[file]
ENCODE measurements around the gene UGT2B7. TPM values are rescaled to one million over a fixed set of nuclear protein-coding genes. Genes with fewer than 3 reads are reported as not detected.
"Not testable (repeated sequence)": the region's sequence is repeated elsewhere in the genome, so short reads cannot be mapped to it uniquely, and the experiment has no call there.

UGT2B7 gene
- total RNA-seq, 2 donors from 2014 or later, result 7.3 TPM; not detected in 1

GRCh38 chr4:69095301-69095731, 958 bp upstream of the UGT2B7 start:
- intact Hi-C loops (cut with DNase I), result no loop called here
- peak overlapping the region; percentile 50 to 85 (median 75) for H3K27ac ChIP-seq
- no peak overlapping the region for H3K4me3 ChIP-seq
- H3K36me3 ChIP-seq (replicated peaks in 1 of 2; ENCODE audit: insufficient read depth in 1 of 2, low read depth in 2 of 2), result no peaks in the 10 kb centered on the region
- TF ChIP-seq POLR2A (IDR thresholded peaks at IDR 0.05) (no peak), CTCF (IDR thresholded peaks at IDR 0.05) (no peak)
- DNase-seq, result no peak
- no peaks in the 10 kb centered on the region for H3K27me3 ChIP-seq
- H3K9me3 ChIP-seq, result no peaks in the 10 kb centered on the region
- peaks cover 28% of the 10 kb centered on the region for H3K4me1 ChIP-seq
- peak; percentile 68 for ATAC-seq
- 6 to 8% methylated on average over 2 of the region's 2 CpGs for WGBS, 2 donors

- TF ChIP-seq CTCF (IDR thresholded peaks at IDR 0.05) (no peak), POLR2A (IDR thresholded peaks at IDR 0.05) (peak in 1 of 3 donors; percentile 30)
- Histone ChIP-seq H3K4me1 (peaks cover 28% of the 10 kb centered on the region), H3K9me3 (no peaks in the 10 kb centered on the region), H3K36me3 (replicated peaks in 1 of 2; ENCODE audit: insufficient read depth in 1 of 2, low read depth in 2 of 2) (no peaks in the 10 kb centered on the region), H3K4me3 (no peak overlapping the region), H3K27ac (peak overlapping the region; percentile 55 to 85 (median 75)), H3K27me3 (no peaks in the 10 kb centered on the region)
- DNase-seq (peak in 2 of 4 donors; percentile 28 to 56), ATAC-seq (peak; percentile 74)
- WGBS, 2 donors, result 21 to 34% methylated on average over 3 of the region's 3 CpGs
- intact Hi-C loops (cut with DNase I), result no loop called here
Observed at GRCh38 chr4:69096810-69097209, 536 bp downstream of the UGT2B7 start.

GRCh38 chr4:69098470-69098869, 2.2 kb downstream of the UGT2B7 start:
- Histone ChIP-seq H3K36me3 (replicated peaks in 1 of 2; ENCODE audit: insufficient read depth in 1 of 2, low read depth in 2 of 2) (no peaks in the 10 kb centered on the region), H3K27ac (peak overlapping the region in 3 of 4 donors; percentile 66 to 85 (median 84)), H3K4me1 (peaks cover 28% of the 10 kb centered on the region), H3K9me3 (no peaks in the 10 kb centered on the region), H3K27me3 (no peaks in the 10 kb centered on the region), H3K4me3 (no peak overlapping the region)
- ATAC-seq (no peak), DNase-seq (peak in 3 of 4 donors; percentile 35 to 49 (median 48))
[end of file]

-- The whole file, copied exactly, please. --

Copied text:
ENCODE measurements around the gene UGT2B7. TPM values are rescaled to one million over a fixed set of nuclear protein-coding genes. Genes with fewer than 3 reads are reported as not detected.
"Not testable (repeated sequence)": the region's sequence is repeated elsewhere in the genome, so short reads cannot be mapped to it uniquely, and the experiment has no call there.

UGT2B7 gene
- total RNA-seq, 2 donors from 2014 or later, result 7.3 TPM; not detected in 1

GRCh38 chr4:69095301-69095731, 958 bp upstream of the UGT2B7 start:
- intact Hi-C loops (cut with DNase I), result no loop called here
- peak overlapping the region; percentile 50 to 85 (median 75) for H3K27ac ChIP-seq
- no peak overlapping the region for H3K4me3 ChIP-seq
- H3K36me3 ChIP-seq (replicated peaks in 1 of 2; ENCODE audit: insufficient read depth in 1 of 2, low read depth in 2 of 2), result no peaks in the 10 kb centered on the region
- TF ChIP-seq POLR2A (IDR thresholded peaks at IDR 0.05) (no peak), CTCF (IDR thresholded peaks at IDR 0.05) (no peak)
- DNase-seq, result no peak
- no peaks in the 10 kb centered on the region for H3K27me3 ChIP-seq
- H3K9me3 ChIP-seq, result no peaks in the 10 kb centered on the region
- peaks cover 28% of the 10 kb centered on the region for H3K4me1 ChIP-seq
- peak; percentile 68 for ATAC-seq
- 6 to 8% methylated on average over 2 of the region's 2 CpGs for WGBS, 2 donors

- TF ChIP-seq CTCF (IDR thresholded peaks at IDR 0.05) (no peak), POLR2A (IDR thresholded peaks at IDR 0.05) (peak in 1 of 3 donors; percentile 30)
- Histone ChIP-seq H3K4me1 (peaks cover 28% of the 10 kb centered on the region), H3K9me3 (no peaks in the 10 kb centered on the region), H3K36me3 (replicated peaks in 1 of 2; ENCODE audit: insufficient read depth in 1 of 2, low read depth in 2 of 2) (no peaks in the 10 kb centered on the region), H3K4me3 (no peak overlapping the region), H3K27ac (peak overlapping the region; percentile 55 to 85 (median 75)), H3K27me3 (no peaks in the 10 kb centered on the region)
- DNase-seq (peak in 2 of 4 donors; percentile 28 to 56), ATAC-seq (peak; percentile 74)
- WGBS, 2 donors, result 21 to 34% methylated on average over 3 of the region's 3 CpGs
- intact Hi-C loops (cut with DNase I), result no loop called here
Observed at GRCh38 chr4:69096810-69097209, 536 bp downstream of the UGT2B7 start.

GRCh38 chr4:69098470-69098869, 2.2 kb downstream of the UGT2B7 start:
- Histone ChIP-seq H3K36me3 (replicated peaks in 1 of 2; ENCODE audit: insufficient read depth in 1 of 2, low read depth in 2 of 2) (no peaks in the 10 kb centered on the region), H3K27ac (peak overlapping the region in 3 of 4 donors; percentile 66 to 85 (median 84)), H3K4me1 (peaks cover 28% of the 10 kb centered on the region), H3K9me3 (no peaks in the 10 kb centered on the region), H3K27me3 (no peaks in the 10 kb centered on the region), H3K4me3 (no peak overlapping the region)
- ATAC-seq (no peak), DNase-seq (peak in 3 of 4 donors; percentile 35 to 49 (median 48))